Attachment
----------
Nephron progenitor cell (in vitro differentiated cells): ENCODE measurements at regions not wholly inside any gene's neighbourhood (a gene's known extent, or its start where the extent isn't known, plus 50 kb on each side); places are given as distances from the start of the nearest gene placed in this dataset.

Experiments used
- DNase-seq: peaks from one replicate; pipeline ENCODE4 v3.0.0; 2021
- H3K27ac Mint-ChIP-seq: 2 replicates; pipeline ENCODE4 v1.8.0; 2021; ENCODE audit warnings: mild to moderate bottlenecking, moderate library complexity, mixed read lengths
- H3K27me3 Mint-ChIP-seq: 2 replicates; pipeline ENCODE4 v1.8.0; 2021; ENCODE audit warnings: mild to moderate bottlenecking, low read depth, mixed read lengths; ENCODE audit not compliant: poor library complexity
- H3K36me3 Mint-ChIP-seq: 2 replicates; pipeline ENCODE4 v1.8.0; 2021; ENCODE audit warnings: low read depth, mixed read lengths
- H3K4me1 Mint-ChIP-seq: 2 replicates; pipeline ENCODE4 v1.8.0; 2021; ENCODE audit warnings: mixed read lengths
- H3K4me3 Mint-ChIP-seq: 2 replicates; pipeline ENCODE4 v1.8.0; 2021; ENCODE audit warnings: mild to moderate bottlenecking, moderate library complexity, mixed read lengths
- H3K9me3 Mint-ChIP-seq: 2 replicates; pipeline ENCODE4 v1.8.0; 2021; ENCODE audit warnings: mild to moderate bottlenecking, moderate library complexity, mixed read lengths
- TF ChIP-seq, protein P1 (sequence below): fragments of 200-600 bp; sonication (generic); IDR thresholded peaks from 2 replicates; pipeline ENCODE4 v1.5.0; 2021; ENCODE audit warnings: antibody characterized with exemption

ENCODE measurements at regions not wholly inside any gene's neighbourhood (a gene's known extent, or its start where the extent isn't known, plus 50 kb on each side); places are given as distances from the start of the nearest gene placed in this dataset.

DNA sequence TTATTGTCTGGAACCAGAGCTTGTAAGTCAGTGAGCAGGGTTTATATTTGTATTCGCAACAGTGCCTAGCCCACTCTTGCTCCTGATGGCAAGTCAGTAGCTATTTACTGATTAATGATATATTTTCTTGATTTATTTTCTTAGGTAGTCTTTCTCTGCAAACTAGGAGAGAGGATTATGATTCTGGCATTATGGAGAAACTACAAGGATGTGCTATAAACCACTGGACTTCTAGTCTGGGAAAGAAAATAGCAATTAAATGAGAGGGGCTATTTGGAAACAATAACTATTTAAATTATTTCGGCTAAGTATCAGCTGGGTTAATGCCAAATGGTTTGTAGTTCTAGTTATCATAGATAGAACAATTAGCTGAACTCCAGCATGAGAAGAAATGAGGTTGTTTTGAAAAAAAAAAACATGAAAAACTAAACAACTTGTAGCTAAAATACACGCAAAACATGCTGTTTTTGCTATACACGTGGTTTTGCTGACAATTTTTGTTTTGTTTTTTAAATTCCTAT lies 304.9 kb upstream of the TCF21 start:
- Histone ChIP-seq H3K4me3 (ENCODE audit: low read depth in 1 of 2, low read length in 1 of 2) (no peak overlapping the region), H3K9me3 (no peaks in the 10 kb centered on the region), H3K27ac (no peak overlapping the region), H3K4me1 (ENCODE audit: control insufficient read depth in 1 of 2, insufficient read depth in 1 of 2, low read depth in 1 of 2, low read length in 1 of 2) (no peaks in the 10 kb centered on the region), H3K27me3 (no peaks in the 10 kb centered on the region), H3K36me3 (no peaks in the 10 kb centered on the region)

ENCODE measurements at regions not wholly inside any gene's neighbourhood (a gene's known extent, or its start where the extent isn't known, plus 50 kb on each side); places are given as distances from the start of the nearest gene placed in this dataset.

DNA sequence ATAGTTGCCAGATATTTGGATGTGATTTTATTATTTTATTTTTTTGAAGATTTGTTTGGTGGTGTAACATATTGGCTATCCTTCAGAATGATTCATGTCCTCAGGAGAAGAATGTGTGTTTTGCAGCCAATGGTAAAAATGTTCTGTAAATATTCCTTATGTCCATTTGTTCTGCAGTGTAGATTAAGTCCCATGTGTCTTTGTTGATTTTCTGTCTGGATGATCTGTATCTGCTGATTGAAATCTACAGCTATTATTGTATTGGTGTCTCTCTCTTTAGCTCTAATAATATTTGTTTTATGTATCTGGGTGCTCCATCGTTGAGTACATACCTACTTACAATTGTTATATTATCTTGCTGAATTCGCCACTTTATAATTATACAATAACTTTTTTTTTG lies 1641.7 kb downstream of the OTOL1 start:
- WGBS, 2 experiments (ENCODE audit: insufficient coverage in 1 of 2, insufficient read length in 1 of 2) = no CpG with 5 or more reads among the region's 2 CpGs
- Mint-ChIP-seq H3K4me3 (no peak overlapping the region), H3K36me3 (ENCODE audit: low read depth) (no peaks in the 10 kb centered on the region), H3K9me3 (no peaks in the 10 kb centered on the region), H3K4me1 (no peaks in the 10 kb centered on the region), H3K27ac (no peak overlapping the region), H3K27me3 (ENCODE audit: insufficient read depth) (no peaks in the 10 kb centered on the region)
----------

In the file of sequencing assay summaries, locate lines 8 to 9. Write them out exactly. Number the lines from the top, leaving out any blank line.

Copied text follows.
- H3K4me3 Mint-ChIP-seq: 2 replicates; pipeline ENCODE4 v1.8.0; 2021; ENCODE audit warnings: mild to moderate bottlenecking, moderate library complexity, mixed read lengths
- H3K9me3 Mint-ChIP-seq: 2 replicates; pipeline ENCODE4 v1.8.0; 2021; ENCODE audit warnings: mild to moderate bottlenecking, moderate library complexity, mixed read lengths